Roughly a decade later, they reconnected to combine their different backgrounds in a furniture and lighting venture they called Egg Collective. For inspiration, naturally, the three turned to an architect: Oscar Niemeyer, whose buildings and furniture reflected “the free and sensual curves” of the mountains in his native Brazil. Similar curves show up in Egg Collective’s Pete & Nora floor lamp, Feehan mirror and other pieces. More important, the designers take Niemeyer’s approach to heart. “His pieces, like the Alta chair and Rio chaise lounge, were meant to be in the middle of a space, seen from different angles. Their look transforms depending on your vantage point,” Ellis says. “That’s a sculptural idea we’re constantly thinking about.”


The designers of Egg Collective point to Brazilian modernist Oscar Niemeyer as a constant source of inspiration. They note that the curves of his pieces — like the Rio chaise longue (top left) — inform those of their own, including their Henry dining table.

Left: Densen armchairs sit at an Oscar dining table; Tealia Ellis-Ritter’s Blue, 2016, hangs behind. Top right: Densen side chairs surround the maple, oak and walnut Russell dining table. Bottom right: Egg Collective finished the solid-wood Turner sideboard with leather detailing; the artwork is Untitled 1, 2013, by Jeffrey Hale.

Tealia Ellis-Ritter’s Untitled, Drop Midnight, 2014, hangs abobe Egg Collective’s Howard sofa. A Pete & Nora floor lamp, Lawson coffee table and Hangar bookshelf complete the ensemble.


Rhode Island School of Design graduate Debra Folz founded her eponymous studio five years ago, creating highly modern work that incorporates traditional sewing and embroidering motifs into mirrors, tables and more. Portrait by Joel Benjamin, all other photos by Erin Yamagata and styled by Chloe Daley, unless otherwise noted

Debra Folz

Debra Folz has fond memories of growing up sewing and embroidering, so naturally she wanted to incorporate those traditions into the design studio she founded about five years ago. Her Braided tables, for example, are made of New England wood, their edges adorned with leather strapping inspired by the traditional braiding on primitive tools. Her Sewn Surfaces mirrors, meanwhile, are designed to look as if they’d been stitched to the wall with brass or nickel.

“It’s interesting to me to take textile traditions, which are perceived as feminine and delicate, and try to modernize them,” says Folz, who earned an MFA in furniture design from the Rhode Island School of Design. “Those traditions can have a softening effect.”

For inspiration, she constantly turns to the Spanish architect Patricia Urquiola, who is well known for adding textile-like touches to her furniture pieces for Cappellini and Moroso, such as the Smock armchair and the Klara rocking armchair. “I admire her as a practitioner, too,” Folz says. “She’s navigated her career brilliantly, and the scale of her projects — hotels, retail spaces and the like — is impressive.”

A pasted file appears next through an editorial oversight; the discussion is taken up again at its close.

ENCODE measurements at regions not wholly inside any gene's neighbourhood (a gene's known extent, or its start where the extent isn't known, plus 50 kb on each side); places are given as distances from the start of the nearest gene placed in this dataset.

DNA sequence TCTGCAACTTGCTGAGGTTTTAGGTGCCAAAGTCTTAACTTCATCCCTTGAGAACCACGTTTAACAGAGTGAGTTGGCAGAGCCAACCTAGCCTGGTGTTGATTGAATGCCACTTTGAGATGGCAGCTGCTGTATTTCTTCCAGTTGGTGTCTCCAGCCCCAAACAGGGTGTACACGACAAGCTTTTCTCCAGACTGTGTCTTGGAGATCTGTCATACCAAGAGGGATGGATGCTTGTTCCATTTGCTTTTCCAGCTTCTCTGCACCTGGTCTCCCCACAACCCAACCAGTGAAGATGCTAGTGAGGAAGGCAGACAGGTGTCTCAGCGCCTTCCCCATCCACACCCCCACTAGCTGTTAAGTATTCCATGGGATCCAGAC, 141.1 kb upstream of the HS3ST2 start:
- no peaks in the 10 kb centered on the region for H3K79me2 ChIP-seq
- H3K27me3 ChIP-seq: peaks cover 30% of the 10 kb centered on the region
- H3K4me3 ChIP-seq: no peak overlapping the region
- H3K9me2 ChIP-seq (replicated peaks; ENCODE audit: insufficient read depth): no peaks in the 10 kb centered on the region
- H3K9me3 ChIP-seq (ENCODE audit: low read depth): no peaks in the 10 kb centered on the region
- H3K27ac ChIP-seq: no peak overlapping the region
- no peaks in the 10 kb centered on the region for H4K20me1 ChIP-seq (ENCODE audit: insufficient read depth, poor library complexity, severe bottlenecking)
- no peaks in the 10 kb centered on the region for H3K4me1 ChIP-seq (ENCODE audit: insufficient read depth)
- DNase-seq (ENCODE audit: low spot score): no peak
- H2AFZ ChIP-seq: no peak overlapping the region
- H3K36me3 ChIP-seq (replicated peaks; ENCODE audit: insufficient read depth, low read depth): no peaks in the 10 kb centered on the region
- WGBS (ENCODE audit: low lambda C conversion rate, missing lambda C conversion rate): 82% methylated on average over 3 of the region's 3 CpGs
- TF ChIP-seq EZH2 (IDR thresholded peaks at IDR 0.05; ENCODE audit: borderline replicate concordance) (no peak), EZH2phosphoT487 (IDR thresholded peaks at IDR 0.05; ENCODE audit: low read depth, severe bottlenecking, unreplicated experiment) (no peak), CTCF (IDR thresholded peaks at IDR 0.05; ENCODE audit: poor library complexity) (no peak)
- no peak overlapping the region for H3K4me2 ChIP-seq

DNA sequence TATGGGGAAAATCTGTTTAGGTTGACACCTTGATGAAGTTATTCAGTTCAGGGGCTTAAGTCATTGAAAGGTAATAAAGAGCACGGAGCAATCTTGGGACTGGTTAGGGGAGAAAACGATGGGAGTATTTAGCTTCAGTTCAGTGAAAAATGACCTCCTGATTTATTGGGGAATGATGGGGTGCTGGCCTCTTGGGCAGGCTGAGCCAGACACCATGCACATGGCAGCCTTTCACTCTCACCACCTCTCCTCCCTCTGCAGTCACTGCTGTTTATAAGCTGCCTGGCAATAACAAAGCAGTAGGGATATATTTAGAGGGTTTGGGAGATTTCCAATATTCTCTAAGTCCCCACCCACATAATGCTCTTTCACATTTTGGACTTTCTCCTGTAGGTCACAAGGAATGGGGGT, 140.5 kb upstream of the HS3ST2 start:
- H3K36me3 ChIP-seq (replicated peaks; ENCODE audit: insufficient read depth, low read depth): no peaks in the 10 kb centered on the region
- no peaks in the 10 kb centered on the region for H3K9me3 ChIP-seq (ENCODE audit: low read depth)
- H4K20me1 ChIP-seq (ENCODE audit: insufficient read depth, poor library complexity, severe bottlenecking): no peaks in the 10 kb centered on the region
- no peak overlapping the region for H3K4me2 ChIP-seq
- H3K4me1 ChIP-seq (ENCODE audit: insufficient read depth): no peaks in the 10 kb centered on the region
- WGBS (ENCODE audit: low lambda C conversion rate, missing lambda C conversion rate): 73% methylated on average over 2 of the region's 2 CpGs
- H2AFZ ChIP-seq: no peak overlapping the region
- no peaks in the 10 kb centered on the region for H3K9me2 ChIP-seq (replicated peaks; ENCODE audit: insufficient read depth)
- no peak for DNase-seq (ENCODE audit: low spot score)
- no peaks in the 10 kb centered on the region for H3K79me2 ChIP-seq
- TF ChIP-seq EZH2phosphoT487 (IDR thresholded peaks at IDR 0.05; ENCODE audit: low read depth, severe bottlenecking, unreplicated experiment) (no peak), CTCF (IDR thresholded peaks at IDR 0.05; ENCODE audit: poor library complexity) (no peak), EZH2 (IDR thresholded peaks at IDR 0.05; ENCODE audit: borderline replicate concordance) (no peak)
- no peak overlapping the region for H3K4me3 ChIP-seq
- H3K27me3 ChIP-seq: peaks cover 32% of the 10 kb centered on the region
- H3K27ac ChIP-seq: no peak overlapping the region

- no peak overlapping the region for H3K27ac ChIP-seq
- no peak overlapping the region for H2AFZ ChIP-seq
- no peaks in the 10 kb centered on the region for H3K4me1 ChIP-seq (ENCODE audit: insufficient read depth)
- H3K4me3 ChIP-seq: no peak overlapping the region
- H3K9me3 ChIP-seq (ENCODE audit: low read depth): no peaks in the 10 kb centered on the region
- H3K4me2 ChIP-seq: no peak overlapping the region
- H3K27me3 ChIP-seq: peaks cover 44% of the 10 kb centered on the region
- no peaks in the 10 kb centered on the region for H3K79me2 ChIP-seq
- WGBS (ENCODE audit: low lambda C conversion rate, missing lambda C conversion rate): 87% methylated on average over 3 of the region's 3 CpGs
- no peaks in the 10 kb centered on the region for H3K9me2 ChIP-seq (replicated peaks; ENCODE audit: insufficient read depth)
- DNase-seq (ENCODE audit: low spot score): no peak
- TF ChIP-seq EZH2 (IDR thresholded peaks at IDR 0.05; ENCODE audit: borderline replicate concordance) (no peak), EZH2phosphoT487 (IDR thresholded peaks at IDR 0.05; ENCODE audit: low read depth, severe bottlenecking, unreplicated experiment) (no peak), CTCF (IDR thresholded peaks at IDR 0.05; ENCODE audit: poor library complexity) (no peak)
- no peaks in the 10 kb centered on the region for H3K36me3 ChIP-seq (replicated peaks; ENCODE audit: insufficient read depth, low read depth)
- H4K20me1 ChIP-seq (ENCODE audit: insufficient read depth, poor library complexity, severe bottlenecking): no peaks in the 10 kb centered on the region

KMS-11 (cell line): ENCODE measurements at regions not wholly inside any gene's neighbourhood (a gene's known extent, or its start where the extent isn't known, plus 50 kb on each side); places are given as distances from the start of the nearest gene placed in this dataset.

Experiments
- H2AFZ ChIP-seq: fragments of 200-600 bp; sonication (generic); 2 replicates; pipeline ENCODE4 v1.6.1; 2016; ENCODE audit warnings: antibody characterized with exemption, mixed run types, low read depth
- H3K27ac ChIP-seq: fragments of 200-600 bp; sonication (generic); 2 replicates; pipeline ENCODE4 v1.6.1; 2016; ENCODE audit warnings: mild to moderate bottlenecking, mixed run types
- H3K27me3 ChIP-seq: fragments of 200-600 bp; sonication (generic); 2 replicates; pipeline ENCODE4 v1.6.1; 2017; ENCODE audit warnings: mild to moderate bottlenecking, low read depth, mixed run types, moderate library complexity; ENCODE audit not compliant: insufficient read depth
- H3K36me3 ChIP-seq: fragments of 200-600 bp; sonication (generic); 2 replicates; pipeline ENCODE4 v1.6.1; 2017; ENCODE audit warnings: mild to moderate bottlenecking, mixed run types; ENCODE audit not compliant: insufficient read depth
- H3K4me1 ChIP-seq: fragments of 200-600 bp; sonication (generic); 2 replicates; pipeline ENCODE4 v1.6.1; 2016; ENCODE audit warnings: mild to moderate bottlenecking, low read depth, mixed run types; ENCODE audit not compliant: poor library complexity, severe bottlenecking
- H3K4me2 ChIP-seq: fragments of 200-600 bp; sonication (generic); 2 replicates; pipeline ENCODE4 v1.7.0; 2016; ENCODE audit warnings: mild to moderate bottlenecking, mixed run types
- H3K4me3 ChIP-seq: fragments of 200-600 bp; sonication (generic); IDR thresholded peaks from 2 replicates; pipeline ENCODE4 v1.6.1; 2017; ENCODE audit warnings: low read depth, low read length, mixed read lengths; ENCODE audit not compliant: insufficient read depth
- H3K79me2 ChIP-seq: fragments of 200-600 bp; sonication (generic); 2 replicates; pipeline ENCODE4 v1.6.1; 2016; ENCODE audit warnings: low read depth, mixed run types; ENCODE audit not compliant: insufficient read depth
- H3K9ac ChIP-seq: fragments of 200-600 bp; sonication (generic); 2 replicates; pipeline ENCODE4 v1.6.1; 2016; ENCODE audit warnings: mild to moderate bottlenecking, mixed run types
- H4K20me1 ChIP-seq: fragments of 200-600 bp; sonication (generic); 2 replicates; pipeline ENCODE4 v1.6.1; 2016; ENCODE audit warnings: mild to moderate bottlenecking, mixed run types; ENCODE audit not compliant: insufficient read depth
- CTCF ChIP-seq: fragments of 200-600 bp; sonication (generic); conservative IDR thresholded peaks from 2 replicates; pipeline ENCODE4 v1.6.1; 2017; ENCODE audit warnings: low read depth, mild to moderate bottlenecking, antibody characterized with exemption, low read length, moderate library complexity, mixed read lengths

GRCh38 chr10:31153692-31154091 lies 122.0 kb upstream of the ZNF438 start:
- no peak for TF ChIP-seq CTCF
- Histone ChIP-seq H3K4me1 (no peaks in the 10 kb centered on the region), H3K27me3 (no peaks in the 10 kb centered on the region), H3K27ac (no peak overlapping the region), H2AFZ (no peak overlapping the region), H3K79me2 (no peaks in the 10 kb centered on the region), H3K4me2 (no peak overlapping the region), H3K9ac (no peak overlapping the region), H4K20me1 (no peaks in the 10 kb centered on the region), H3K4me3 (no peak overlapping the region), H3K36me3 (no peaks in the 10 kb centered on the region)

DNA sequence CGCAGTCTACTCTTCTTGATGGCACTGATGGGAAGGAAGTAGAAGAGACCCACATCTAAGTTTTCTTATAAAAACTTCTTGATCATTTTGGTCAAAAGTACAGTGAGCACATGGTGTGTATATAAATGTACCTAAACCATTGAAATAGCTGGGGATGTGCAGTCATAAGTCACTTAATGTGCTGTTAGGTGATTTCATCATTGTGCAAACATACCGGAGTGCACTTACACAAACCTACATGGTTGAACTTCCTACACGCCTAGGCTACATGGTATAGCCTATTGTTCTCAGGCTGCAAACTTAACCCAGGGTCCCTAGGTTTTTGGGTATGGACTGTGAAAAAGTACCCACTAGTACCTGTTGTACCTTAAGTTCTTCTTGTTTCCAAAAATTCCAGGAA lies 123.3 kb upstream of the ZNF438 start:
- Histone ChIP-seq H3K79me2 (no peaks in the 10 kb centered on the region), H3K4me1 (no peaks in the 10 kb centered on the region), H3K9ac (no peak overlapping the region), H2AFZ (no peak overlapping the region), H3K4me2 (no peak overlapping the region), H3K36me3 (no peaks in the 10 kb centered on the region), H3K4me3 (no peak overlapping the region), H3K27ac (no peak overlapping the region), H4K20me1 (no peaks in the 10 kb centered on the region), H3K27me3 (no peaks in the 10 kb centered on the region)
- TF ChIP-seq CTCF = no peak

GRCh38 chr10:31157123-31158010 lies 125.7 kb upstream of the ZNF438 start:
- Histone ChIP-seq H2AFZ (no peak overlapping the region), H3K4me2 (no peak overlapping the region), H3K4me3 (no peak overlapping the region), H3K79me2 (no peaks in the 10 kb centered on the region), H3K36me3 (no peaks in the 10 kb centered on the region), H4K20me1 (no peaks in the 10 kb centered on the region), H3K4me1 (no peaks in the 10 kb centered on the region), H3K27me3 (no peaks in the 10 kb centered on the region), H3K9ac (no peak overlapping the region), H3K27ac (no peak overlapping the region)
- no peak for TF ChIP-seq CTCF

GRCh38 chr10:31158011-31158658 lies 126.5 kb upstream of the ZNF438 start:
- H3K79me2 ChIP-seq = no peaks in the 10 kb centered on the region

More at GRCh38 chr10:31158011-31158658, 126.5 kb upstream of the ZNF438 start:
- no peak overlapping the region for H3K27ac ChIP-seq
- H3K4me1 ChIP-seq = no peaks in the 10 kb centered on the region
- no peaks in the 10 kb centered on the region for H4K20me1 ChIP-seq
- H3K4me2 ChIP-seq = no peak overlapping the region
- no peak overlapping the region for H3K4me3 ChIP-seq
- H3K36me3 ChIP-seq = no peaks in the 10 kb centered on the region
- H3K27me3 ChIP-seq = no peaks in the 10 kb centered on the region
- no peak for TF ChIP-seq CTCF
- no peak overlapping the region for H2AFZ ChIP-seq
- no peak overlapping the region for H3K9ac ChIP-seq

Folz cites Spanish architect Patricia Urquiola — another designer known for accenting her work with textile-style elements — as a touchstone. Here, Urquiola’s Klara rocking armchair pairs with Folz’s Gem Octagonal dining table.

Folz’s Gem Square dining and side tables come in blue or pink.

With their stitched lines of brass or nickel, Folz’s Sewn Surfaces mirrors seem to have been sewn to the wall. Photo by Debra Folz Design

In the Drape Brass desk, Folz captures the look of a fabric tablecloth in steel.


Elyse Graham began making her plaster vessels after earning a degree in art semiotics from Brown and then launching her own jewelry business. Portrait by Maria Schriber, all other photos by Peter Bohler

Elyse Graham
Los Angeles

Elyse Graham crafts vases that are inspired by geology: striated stones, glacial erosion, metamorphic rock. Graham, who studied art semiotics at Brown University and previously had her own jewelry business, begins her bulbous forms by swirling liquid plaster around within an inflated balloon, lining the interior with a thin layer of the viscous white material. After the plaster has dried, she removes the balloon, cuts an opening into the top of the vessel, then coats the inside with resin, which, she says, “drips out to form little stalactites” along the rim. Finally, she dip-dyes the outside of the vase, layer by layer, causing wavy lines to appear on the plaster’s undulating surface.

The result is a completely unique piece that celebrates the effects of time’s passage. Graham points out similarities between her vases and weathered 19th-century French Biot pots, which were used to store oil in Provence and are characterized by irregular glazes around their mouths. “I love the erosion of time that they convey,” she says.




The bulbous form and irregular glazing of Graham’s vases (right) find precedent in 19th-century French Biot pots (left).

Graham has developed a unique process to make her vessels: She uses a balloon as a mold, casting a thin layer of plaster within it, then coats the inside of the dried plaster with resin — which she allows to drip out from the rim — before finally dip-dying the exterior.


Canadian architect brothers-in-law Scott Richler (left) and Gabriel Kakon teamed up to launch their gem-inspired lighting design company, Gabriel Scott, in 2012. Portrait by Max Abadian

Gabriel Scott

If the Harlow chandelier by the duo Gabriel Scott resembles a collection of gems, the parallel is intentional. Cofounder Scott Richler spent years designing jewelry, and he brought that sensibility with him into furniture design when he teamed up with his brother-in-law, Gabriel Kakon, in 2012. In the asymmetrical chandelier, mold-blown glass forms inspired by the cuts of gemstones are held in place by metallic prongs that mimic settings.